Di Giuseppe has already earned a feature in the all-name team, but it doesn’t end there. The Wolverine also offers a ton of offensive upside at the AHL level, posting 54-73-127 in 227 career games. He’s my dark horse candidate to earn a fourth-line spot with the big club, but if Di Giuseppe comes to Abbotsford, he not only can put up the points but gives some heavy sandpaper to the team.
The Youth Factor
2021 second-round pick Danila Klimovich comes with a ton of intrigue. The mysterious Belarusian shot up many scout’s draft boards with a strong U18 World Juniors performance. Six goals in the first three games will do that for any prospect. It is a swing for the fences type of pick, but his potential is undoubted. Klimovich signed his entry-level contract earlier this summer and looks to crack the Canucks roster. Benning says that Klimovich will start in the Quebec Major Junior Hockey League, but I’m willing to bet he’ll get an appearance or two in Abbotsford. Regardless, I’m excited to see his development. Daniel Gee of DailyHive Offside posted a very in-depth scouting report of Klimovich.
The last forward I’d like to mention is newly signed Tristen Nielsen from the Vancouver Giants. Undrafted but not unheralded, the 21-year-old comes to the Canucks with high-flying offense. Starting his Western Hockey League career with the Calgary Hitmen, the 5’10″ center put up an impressive 82 goals and 175 points over 241 career games. In his last two years with the Giants, he was over a point per game.
Abbotsford Canucks General Manager Ryan Johnson announced today that the club has signed forward Tristen Nielsen to a two-year AHL contract.
— Abbotsford Canucks (@abbycanucks) August 13, 2021
Stats don’t tell the whole story either when it comes to his game. Nielsen was not only a leader in points but a tremendous leader in the locker room. Offering energy and hard work each and every shift, it’s an extremely good signing in my eyes, and I’m excited to see him continue his hockey career in the lower mainland.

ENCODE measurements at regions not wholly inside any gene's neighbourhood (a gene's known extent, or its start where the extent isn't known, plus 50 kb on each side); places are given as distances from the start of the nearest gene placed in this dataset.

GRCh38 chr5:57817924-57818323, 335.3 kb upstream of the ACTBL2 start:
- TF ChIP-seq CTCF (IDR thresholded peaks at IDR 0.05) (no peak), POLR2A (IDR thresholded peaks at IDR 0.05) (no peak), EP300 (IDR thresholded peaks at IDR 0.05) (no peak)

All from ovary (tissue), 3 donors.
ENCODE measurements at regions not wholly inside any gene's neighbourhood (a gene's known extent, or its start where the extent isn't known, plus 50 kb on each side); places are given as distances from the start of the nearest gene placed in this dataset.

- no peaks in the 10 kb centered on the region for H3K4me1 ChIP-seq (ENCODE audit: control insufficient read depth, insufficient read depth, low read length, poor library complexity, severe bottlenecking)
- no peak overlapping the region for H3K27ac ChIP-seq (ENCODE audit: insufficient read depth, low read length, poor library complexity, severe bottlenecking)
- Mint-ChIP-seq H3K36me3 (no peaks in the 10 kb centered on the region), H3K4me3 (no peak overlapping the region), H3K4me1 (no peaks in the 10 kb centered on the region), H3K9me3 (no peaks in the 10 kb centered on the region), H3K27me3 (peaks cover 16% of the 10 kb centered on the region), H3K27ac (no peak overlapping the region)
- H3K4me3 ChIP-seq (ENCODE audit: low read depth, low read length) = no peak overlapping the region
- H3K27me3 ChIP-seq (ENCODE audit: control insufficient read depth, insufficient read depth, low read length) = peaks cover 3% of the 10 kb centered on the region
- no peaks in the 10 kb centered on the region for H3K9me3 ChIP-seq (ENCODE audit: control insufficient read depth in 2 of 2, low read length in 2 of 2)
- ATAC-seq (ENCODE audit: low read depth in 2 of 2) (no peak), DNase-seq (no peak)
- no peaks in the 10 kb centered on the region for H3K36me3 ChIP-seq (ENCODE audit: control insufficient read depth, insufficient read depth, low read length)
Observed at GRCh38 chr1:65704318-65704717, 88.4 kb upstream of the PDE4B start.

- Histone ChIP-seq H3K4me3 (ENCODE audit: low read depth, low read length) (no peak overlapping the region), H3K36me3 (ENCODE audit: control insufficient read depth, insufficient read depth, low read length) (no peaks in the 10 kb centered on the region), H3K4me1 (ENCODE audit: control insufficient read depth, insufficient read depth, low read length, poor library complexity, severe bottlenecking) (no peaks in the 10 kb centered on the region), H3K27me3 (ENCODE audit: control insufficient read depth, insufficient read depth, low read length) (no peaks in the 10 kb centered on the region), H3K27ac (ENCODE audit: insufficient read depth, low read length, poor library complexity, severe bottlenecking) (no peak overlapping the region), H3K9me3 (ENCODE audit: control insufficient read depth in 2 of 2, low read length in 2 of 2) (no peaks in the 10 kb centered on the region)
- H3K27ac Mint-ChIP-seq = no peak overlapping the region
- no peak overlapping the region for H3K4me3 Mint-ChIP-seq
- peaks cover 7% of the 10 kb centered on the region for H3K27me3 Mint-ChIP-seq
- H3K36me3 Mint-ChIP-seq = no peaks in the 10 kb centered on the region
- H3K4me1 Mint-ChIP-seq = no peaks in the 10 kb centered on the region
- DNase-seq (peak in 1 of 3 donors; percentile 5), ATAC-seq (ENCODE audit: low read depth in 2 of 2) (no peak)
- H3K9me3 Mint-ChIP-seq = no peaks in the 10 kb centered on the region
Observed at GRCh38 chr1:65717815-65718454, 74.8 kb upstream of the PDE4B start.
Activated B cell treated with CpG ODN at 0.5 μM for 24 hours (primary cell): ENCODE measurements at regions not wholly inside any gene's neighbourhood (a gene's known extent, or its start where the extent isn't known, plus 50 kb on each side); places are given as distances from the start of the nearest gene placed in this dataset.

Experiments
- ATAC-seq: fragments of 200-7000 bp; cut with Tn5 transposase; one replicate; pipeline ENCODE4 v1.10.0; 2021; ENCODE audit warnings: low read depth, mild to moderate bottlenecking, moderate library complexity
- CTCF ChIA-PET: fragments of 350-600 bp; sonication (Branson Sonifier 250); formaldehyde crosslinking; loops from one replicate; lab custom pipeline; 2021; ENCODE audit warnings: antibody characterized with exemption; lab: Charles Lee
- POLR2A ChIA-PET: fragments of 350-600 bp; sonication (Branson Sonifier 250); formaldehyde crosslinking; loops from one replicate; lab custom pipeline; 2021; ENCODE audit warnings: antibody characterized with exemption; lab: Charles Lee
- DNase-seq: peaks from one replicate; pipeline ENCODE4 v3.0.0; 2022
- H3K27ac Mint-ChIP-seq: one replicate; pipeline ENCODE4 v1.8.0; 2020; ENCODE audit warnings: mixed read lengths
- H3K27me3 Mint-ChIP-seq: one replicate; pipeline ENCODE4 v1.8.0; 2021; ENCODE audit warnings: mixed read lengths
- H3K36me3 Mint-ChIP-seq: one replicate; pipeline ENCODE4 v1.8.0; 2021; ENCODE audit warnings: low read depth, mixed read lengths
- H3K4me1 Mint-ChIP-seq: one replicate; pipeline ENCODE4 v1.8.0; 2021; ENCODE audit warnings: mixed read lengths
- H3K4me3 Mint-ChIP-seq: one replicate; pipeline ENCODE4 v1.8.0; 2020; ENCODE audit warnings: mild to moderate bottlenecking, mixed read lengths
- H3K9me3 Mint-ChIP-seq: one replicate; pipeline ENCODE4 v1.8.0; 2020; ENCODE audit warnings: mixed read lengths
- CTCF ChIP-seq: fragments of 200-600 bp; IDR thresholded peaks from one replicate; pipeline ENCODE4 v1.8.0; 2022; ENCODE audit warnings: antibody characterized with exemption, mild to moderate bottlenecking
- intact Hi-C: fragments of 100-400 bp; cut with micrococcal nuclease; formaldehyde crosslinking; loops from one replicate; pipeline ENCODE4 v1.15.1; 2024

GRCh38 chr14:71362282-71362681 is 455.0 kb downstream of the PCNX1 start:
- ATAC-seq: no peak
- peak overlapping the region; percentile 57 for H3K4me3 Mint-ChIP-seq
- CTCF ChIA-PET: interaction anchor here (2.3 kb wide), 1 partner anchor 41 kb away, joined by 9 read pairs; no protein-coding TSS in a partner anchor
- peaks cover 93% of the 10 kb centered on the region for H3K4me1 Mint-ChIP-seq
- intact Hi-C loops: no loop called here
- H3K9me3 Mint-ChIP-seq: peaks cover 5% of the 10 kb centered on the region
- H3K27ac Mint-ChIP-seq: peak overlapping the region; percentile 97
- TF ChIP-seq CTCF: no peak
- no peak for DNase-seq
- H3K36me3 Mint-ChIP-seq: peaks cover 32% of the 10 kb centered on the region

Carson Focht is not one to be left out either. A fifth-rounder by the Canucks in 2019, he had his own professional rookie year during last season’s pandemic-affected play. A strong, intelligent, and hard-working center, Focht put up 12 points in 28 games last year and looks to jumpstart his own development. He’s produced at a similar rate in junior as the aforementioned Nielsen, so it’ll be an interesting battle to see them on the same team.
Nielsen is 19 days younger than Carson Focht and produced at a better rate than him in all but *one* season (their 2018-19 draft season) #howneatisthat
— Cody Severtson (@CodySevertson) August 13, 2021
Overall, the Canucks are looking very good up front. I wouldn’t hesitate to call this forward group one of the most exciting in the AHL. There’s scoring, two-way players, grit, hunger. Combining older players with NHL experience with exciting young pieces looking to develop and make their names known bodes well in creating the winning culture that this organization so emphasizes.
Stay tuned for part two, where I’ll be going over Abbotsford’s defensive core and goalies!
- Calder Cup Playoff North Division Final Preview: Laval vs. Rochester
- Calder Cup Playoff Central Division Final Preview: Chicago vs. Milwaukee
- Calder Cup Playoff Atlantic Division Preview: Charlotte vs. Springfield
- Everblades Edge Growlers in OT Thriller
- Grizzlies Stun Walleye in Game One Overtime Victory
- Kelly Cup Playoff Western Conference Final Preview: Toledo Walleye vs. Utah Grizzlies
- Kelly Cup Playoff Eastern Conference Final Preview: Newfoundland Growlers vs. Florida Everblades
- Ghost Pirates announce Vegas as Affiliate, Bennett as Head Coach
- Mike Eaves Stepping Aside but Leaving Legacy in Cleveland
- The Holy GrAHL Podcast Episode 31: Blue People Group